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The Brain : Learning and Memory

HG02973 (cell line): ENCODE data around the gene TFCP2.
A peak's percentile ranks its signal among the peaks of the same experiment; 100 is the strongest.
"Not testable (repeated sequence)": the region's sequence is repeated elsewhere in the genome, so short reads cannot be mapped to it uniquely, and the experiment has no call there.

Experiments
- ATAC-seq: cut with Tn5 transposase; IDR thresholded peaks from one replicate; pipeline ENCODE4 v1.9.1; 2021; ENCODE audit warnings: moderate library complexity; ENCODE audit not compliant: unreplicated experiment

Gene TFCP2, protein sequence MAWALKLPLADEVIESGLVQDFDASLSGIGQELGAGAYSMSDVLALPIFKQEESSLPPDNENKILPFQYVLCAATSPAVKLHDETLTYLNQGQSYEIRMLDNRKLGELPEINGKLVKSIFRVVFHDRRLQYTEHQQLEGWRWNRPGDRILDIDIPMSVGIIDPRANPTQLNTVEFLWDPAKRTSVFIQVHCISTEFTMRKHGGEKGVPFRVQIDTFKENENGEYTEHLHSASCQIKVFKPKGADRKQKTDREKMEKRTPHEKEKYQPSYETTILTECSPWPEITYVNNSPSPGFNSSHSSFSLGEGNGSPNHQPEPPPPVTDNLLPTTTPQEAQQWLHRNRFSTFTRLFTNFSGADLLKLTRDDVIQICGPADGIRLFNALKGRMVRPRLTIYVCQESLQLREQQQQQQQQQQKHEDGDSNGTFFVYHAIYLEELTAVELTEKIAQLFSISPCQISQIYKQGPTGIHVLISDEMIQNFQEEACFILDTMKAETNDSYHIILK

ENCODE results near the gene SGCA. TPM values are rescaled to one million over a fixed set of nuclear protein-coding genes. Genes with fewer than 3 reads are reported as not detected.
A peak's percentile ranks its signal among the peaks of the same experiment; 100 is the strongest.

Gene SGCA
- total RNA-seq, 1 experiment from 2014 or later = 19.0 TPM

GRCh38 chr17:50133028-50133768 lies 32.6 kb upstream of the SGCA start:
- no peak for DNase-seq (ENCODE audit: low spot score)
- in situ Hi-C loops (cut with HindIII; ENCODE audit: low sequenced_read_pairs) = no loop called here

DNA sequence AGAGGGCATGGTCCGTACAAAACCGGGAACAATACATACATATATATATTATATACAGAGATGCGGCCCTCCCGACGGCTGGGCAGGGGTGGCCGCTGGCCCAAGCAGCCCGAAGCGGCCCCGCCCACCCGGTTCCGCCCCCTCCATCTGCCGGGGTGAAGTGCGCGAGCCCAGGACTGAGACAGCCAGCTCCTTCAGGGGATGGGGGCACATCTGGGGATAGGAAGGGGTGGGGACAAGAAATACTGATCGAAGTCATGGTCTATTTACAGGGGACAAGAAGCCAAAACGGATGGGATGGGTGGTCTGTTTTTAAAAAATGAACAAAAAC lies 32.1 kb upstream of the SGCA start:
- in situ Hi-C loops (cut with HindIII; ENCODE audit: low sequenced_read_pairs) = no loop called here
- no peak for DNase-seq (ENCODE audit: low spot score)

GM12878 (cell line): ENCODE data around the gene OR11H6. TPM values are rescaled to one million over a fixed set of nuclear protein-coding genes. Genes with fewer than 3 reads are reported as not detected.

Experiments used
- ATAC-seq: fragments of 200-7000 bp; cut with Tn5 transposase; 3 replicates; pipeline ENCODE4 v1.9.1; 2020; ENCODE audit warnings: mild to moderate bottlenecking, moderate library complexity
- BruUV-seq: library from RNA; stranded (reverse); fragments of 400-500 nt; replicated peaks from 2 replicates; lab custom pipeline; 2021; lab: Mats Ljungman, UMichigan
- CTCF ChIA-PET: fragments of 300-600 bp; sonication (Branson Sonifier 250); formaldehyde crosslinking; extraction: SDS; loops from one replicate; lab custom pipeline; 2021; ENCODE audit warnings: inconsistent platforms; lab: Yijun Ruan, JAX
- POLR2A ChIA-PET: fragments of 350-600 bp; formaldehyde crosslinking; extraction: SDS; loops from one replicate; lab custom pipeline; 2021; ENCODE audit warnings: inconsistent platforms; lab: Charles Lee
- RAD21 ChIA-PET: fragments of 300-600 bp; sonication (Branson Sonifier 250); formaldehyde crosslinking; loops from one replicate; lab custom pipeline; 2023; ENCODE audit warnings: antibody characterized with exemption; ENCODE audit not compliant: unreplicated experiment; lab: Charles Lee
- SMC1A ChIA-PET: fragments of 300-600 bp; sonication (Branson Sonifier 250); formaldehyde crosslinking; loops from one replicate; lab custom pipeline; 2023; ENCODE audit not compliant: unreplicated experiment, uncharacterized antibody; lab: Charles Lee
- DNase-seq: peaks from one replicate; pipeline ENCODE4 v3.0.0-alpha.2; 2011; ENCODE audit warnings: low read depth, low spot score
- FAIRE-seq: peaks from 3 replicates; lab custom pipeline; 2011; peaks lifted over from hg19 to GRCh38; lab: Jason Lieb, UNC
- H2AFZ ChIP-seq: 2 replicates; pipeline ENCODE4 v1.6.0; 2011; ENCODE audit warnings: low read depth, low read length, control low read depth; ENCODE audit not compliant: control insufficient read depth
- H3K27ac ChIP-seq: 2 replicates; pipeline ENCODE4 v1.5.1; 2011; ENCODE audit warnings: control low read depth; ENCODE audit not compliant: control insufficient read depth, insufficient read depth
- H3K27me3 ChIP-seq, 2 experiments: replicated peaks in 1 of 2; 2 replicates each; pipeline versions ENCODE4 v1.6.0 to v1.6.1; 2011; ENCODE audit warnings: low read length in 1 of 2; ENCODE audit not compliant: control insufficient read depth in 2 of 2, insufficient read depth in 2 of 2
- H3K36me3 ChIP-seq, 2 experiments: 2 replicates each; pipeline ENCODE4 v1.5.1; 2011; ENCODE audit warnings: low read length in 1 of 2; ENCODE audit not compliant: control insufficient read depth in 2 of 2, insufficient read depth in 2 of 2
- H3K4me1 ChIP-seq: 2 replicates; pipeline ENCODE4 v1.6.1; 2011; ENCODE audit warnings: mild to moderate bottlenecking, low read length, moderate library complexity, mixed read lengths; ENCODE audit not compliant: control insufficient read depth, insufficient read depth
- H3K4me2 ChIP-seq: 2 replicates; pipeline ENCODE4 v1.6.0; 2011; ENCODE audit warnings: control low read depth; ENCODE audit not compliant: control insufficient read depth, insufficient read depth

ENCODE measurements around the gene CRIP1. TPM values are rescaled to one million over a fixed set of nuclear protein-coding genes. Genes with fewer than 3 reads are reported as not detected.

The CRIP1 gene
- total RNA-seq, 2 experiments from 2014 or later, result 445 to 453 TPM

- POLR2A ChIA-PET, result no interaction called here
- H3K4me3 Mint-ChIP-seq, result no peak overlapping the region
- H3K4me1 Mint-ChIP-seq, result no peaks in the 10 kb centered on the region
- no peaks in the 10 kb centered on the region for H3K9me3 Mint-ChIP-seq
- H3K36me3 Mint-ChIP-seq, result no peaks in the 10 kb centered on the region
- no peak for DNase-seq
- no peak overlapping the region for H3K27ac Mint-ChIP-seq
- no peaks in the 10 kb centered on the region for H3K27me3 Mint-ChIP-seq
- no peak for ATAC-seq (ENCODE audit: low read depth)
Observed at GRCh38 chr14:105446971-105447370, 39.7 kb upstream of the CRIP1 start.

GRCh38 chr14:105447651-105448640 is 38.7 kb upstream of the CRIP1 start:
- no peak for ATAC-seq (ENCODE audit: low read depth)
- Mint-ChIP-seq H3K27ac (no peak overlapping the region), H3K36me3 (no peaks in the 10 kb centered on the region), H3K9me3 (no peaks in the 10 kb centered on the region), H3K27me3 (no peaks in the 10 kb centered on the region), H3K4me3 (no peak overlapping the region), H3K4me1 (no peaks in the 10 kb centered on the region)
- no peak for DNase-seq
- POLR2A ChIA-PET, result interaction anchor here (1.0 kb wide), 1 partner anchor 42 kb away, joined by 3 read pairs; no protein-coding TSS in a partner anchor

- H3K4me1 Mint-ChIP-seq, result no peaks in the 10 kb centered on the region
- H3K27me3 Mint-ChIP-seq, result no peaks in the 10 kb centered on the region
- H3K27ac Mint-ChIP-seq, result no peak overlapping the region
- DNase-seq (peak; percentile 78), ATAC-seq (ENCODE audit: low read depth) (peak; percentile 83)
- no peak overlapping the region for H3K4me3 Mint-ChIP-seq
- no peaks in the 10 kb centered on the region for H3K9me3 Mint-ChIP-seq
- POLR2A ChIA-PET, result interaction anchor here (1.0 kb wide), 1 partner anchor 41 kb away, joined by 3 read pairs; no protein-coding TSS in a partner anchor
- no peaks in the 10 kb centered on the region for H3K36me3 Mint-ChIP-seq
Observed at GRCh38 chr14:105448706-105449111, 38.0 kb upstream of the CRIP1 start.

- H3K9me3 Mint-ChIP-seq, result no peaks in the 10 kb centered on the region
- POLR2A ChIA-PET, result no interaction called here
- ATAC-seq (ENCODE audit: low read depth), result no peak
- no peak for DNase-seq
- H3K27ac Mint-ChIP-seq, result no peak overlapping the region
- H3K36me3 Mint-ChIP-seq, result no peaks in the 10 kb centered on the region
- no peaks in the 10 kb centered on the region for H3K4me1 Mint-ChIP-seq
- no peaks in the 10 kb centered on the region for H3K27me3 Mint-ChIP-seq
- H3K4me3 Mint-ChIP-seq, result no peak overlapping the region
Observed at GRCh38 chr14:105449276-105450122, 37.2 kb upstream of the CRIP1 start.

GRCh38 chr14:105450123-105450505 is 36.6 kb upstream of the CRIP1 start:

CHAPTER 1. MEMORIES ARE MADE OF THIS HOW MEMORIES ARE FORMED THE BRAIN CONSTANTLY SIMMERS WITH ACTIVITY AS DIFFERENT GROUPS OF NEURONS, DRIVING OUR DIFFERENT THOUGHTS OR PERCEPTIONS, DRIFT IN AND OUT OF ACTION LIKE FIREFLIES IN A FOREST. A memory is the reactivation of a specific group of neurons. But what allows a specific combination of neurons to be reactivated over any other combination of neurons? The answer is synaptic plasticity. This term describes the persistent changes in the strength of connections – called synapses – between brain cells. These connections can be made stronger or weaker depending on when and how often they have been activated in the past. Active connections tend to get stronger, whereas those that aren’t used get weaker and can eventually disappear entirely. This gives added meaning to the term use it or lose it! Not many features of the brain are more important than synaptic plasticity. Changing the strength of existing synapses, or even adding new ones or removing old ones, is critical to memory formation. But there is also evidence that another type of plasticity, not directly involving synapses, could be important for memory formation. In some parts of the adult brain, such as the important memory structure known as the hippocampus, brand new neurons can be created in a process called neurogenesis. Studies in older mice have shown that by increasing neurogenesis in the hippocampus, memory can be improved. In humans, exercise has been shown to increase the volume of the hippocampus – suggesting new neurons are being created – and at the same time improve performance in memory tasks. Memory Pathways A GOOD ANALOGY for memory formation is the way foot traffic creates a path along a stretch of grass. The more a patch of grass is trampled as people pass along it, the clearer the path becomes and the easier it is to follow – it’s as if a ‘memory’ of all the walking has been created. The same thing happens in the brain. The more a neural pathway is activated, the stronger the synaptic connections along the way become. Then, when a thought enters our head – say, a tropical beach – we recall related experiences or knowledge, such as putting on sunscreen and the feel of sand, as our minds funnel our thoughts along well- established neural pathways.